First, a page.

Payouts to school brass could be capped in Douglas County


School officials say they'll likely do away with contracts that allowed five-figure payouts for unused time off to some top administrators this year.

The Douglas County School Board will approve new contracts by year's end, and the proposal it will consider would cap the amount those employees can be paid for unused time off.

Legal counsel Rob Ross received a $16,730 payout and assistant superintendent of elementary education Christian Cutter got $15,577 for unused time off.

All told, Superintendent Elizabeth Fagen and five of the six senior members of the district's cabinet received nearly $46,000 for time not used in 2011-12, in addition to their salaries.

All six senior cabinet members are paid $151,500 annually. Fagen's salary is just under $270,000.

Senior staff get no specific allowance for sick or vacation days, instead having a bank of 35 days of paid time off to use as they see fit.

Top administrators also received the 1 percent retention bonus and 1 percent raise recently awarded to teachers and other district staff.

But in the last five years, the overall budget for leadership-team salaries dropped significantly as the number of full-time positions declined from 66 to 46, school officials said. A DCSD chart shows salaries to those considered part of the district's overall leadership team down from $6.4 million in 2007-08 to $5.1 million this year.

Under the previous administration, the district matched contributions for its top six administrators to the Public Employees' Retirement Association, the public worker's equivalent of Social Security. That practice, which cost the district about $70,000 annually, stopped with the 2010-11 academic year when Fagen and other members of the current administration came on board.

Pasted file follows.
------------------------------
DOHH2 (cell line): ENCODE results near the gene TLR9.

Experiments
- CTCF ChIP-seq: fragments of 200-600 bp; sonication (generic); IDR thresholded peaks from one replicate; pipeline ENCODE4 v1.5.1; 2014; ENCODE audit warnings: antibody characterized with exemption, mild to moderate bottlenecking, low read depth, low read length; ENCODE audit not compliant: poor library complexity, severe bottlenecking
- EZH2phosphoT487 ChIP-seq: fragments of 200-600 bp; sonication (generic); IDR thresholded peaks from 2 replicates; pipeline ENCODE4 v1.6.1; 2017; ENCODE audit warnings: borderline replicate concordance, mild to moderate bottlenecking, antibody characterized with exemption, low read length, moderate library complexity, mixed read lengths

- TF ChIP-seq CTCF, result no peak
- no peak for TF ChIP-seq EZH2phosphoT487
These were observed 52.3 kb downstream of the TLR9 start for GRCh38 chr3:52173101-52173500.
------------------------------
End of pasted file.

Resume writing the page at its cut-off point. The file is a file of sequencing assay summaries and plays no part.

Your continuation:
“We believe we are doing more with less,” said chief financial officer Bonnie Betz, who received $7,211 for time off that she didn't take.

Fagen, the highest-paid superintendent in the state, received $2,262 for unused time off.

Brian Cesare, chief human resources officer, was paid $3,260 for his unused time off.

With the exception of Chief Operations Officer Bill Moffitt, who received $652 for unused time off and was hired by the district in 1984, those given extra pay were hired in 2010 and 2011.

Though Betz said the practice of paying top school staff for unused time off is common, representatives of neighboring districts and the Colorado Association of School Boards aren't familiar with it.

“The only time you would get a payout of unused vacation is when somebody retires or leaves,” said Lynn Setzer, spokeswoman for Jefferson County Schools. Departing employees are then eligible for only a portion of that time.

“If you're currently employed, I've never heard of that,” she said.

Cherry Creek School District spokeswoman Tustin Amole echoed that statement.

Betz also said top DCSD staff is paid below market, but most salaries for senior staff at Cherry Creek and Jeffco school districts are similar, and in many cases lower. The only notable exception is Cherry Creek’s chief financial officer, paid $168,500 after nearly 20 years in the position.

The Colorado Department of Education shows a fall 2011 average salary for high-level administrators in Colorado’s largest school districts of about $123,500.

For a closer look at current and past administration salaries, visit the district's financial transparency website at


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